A partially destroyed market building is the setting of a stunning minimalist renovation and restoration in Bahrain. Dutch architecture studio Anne Holtrop has brought new life to Qaysariyah Suq—a historic shop and warehouse on an old trade route stop.
The careful renovation strategically balanced new design with ancient architecture. Traditional buildings still comprise a majority of Bahrain's structures, so it was crucial to adhere to a sense of the old design to fit within the city's fabric. The renovation is careful to preserve as much of the original structure as possible while still breathing new life into the building.
As the roof and walls were mostly missing, the decision to repair the exterior was pivotal. Holtrop chose a unique route: they cast concrete in moulds with sand ends. The result is a facade that beckons to the history of the city while firmly referencing modern architecture. The gigantic concrete slabs feel like natural stone and give an ancient and mysterious air to the facade.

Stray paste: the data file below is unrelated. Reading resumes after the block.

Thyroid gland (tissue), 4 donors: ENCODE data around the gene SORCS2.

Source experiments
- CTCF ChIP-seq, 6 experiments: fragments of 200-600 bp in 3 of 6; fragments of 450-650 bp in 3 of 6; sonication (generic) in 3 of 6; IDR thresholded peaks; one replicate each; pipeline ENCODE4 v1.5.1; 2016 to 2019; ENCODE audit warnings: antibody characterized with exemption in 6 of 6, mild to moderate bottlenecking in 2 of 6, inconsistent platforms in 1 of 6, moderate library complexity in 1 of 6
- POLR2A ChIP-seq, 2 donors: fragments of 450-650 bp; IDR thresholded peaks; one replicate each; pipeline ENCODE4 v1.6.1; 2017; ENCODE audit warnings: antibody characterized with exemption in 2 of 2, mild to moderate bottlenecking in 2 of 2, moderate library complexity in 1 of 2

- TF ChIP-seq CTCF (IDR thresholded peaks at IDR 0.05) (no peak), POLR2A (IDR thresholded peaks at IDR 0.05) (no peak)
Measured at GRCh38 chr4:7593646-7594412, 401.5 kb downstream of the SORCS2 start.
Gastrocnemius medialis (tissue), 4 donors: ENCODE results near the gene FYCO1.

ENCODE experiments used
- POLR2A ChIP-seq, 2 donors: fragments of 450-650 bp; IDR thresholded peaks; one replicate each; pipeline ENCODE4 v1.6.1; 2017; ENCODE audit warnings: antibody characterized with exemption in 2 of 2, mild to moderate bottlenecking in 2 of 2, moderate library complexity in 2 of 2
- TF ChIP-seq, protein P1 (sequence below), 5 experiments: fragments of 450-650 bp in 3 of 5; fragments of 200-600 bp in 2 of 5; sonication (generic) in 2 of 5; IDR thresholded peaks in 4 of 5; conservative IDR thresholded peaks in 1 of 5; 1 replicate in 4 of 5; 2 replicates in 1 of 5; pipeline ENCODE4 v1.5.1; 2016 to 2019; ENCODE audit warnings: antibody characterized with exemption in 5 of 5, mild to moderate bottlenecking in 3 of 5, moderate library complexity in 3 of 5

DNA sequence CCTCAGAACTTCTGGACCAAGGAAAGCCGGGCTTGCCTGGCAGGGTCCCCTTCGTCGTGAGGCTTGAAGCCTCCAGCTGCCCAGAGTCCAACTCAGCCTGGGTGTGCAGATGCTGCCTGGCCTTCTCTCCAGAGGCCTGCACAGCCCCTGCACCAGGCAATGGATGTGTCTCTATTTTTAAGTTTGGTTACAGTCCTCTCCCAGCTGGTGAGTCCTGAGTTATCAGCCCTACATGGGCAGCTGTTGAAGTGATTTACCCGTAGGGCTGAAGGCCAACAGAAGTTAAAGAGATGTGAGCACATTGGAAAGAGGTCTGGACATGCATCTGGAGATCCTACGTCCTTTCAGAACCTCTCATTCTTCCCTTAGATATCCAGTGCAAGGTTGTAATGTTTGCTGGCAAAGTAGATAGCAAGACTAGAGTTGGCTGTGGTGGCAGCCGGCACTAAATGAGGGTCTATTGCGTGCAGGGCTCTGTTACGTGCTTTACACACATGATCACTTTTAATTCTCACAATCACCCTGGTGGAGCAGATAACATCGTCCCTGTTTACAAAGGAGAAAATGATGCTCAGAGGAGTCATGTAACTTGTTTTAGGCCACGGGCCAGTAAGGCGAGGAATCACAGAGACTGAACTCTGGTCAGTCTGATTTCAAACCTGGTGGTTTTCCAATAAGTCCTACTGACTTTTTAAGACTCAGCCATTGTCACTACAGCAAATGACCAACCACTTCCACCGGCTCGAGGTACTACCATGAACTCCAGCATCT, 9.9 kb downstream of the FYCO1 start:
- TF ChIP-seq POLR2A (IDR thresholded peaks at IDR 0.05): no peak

The flat roof is a particularly clever move. The modern form solves a structural problem while creating smart overhangs for sun protection and hidden lighting. Allowing the roof slab to perform several tasks enable the building to remain minimal while still providing the elements required of a public structure.
The soft colour of the concrete blends nearly perfectly with the ancient cobblestone streets in Bahrain. The scale of the building is quite assuming, and even the shop storefronts are set in an unassuming manner along the street. Small sets of stairs lead to the interior, where the guiding aesthetic continues.
Concrete covers the interior's walls, floors, and ceiling, the clean lines broken only by the floor-to-ceiling panes of glass. Bare stairs lead to the upper levels, one of which houses an elegant rooftop terrace. Warm sunlight pours into the space, casting abstract light forms on the cool grey walls.
Qaysariyah Suq Restored proves that renovations do not have to live firmly in the past. Ancient architecture is undoubtedly unique, but ancient architecture combined with modern minimalism? That is a truly rare piece of design.